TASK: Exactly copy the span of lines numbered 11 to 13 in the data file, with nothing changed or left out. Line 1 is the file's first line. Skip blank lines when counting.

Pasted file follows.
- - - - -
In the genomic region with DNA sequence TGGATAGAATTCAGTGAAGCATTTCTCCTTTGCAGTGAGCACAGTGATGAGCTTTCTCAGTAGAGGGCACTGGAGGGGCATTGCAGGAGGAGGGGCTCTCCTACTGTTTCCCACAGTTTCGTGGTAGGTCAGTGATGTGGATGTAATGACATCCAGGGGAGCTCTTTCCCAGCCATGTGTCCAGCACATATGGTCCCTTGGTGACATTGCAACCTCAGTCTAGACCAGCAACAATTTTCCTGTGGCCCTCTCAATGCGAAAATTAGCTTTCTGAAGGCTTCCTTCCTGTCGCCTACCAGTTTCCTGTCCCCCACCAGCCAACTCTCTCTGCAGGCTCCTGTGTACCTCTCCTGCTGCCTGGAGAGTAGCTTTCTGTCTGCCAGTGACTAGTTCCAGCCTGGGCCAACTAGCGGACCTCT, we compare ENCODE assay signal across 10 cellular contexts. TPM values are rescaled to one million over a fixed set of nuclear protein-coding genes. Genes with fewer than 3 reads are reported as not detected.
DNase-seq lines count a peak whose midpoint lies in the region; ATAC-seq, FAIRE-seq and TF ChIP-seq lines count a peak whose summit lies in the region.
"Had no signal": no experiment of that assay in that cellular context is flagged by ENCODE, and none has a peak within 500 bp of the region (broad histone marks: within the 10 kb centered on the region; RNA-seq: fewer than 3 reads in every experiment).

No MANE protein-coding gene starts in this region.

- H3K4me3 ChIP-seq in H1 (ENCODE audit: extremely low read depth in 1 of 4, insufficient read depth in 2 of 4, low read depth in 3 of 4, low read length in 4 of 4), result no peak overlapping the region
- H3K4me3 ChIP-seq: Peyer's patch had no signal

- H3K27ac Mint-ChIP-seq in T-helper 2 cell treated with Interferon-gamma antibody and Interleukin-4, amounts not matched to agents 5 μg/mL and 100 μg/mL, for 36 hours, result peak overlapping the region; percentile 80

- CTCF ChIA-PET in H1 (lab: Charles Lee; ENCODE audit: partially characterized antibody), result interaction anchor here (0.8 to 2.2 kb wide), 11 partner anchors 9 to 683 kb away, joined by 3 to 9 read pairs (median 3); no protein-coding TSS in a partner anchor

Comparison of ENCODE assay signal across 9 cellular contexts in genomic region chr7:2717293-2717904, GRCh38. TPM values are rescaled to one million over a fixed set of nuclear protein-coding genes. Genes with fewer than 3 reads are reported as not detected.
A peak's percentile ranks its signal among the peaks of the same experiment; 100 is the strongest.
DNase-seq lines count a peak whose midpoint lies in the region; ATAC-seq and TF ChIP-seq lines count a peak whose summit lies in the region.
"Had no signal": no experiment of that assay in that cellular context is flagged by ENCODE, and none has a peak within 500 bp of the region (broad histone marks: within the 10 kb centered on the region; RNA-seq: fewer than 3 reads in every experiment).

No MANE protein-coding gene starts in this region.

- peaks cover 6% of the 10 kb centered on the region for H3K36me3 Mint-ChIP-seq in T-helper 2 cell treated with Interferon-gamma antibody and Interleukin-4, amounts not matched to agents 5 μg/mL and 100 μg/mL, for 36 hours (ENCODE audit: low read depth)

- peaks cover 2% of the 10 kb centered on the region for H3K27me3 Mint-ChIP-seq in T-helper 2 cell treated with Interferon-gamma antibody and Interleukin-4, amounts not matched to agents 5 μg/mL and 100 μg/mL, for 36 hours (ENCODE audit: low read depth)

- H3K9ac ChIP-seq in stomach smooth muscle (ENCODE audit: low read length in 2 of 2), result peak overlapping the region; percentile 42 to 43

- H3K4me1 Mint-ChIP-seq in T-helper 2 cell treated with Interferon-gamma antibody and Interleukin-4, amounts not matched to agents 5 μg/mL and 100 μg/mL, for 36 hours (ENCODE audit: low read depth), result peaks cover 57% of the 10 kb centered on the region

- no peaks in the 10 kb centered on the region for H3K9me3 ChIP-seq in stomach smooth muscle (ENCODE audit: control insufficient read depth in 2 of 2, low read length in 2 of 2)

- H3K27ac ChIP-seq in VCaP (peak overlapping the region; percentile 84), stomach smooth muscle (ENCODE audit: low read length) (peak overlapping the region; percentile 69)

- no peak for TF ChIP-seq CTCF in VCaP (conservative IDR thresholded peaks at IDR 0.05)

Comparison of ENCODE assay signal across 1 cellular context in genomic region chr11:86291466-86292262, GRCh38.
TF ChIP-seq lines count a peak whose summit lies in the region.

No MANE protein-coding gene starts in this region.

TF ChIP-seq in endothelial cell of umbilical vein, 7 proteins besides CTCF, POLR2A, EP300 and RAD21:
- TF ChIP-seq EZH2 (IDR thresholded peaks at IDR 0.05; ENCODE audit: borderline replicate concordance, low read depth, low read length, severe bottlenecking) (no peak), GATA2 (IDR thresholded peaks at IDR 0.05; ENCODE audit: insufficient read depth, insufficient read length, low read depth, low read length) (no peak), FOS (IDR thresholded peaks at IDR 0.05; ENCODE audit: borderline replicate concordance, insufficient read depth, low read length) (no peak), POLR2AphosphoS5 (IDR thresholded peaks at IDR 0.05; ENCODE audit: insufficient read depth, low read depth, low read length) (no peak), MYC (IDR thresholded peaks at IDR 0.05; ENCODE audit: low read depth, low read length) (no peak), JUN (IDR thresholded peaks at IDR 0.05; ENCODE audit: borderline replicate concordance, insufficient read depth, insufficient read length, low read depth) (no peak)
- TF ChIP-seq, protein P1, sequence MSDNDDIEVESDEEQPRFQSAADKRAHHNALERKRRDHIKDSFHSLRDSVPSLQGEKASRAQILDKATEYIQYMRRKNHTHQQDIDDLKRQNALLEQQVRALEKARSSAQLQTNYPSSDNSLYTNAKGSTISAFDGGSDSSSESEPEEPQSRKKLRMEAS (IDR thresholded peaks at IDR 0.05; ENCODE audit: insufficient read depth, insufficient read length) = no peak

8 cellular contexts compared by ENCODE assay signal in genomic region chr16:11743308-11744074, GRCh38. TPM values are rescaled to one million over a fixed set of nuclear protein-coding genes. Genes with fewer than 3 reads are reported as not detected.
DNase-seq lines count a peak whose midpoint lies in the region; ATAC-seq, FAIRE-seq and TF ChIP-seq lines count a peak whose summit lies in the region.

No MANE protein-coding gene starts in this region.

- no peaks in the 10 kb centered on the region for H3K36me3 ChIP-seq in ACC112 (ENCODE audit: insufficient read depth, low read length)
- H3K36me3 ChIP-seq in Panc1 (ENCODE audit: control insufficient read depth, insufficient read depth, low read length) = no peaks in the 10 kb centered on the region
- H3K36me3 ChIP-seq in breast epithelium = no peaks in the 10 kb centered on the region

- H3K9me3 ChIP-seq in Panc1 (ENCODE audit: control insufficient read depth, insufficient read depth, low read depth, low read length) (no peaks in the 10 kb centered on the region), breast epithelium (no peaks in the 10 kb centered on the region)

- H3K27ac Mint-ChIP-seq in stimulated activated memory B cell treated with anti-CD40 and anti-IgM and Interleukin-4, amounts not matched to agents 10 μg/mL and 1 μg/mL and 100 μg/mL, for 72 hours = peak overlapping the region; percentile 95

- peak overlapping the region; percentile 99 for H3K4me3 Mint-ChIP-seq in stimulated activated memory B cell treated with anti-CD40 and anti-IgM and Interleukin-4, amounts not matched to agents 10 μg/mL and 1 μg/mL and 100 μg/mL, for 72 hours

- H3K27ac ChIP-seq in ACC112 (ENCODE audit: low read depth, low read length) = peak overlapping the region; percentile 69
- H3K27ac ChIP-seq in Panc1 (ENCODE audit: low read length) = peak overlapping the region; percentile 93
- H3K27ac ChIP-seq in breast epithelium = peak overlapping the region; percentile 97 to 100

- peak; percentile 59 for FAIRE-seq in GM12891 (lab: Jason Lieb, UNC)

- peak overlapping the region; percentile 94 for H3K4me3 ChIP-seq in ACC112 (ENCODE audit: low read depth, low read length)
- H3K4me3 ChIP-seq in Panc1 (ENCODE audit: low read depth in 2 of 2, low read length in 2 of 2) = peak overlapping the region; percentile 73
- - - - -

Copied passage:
DNase-seq lines count a peak whose midpoint lies in the region; ATAC-seq and TF ChIP-seq lines count a peak whose summit lies in the region.
"Had no signal": no experiment of that assay in that cellular context is flagged by ENCODE, and none has a peak within 500 bp of the region (broad histone marks: within the 10 kb centered on the region; RNA-seq: fewer than 3 reads in every experiment).

No MANE protein-coding gene starts in this region.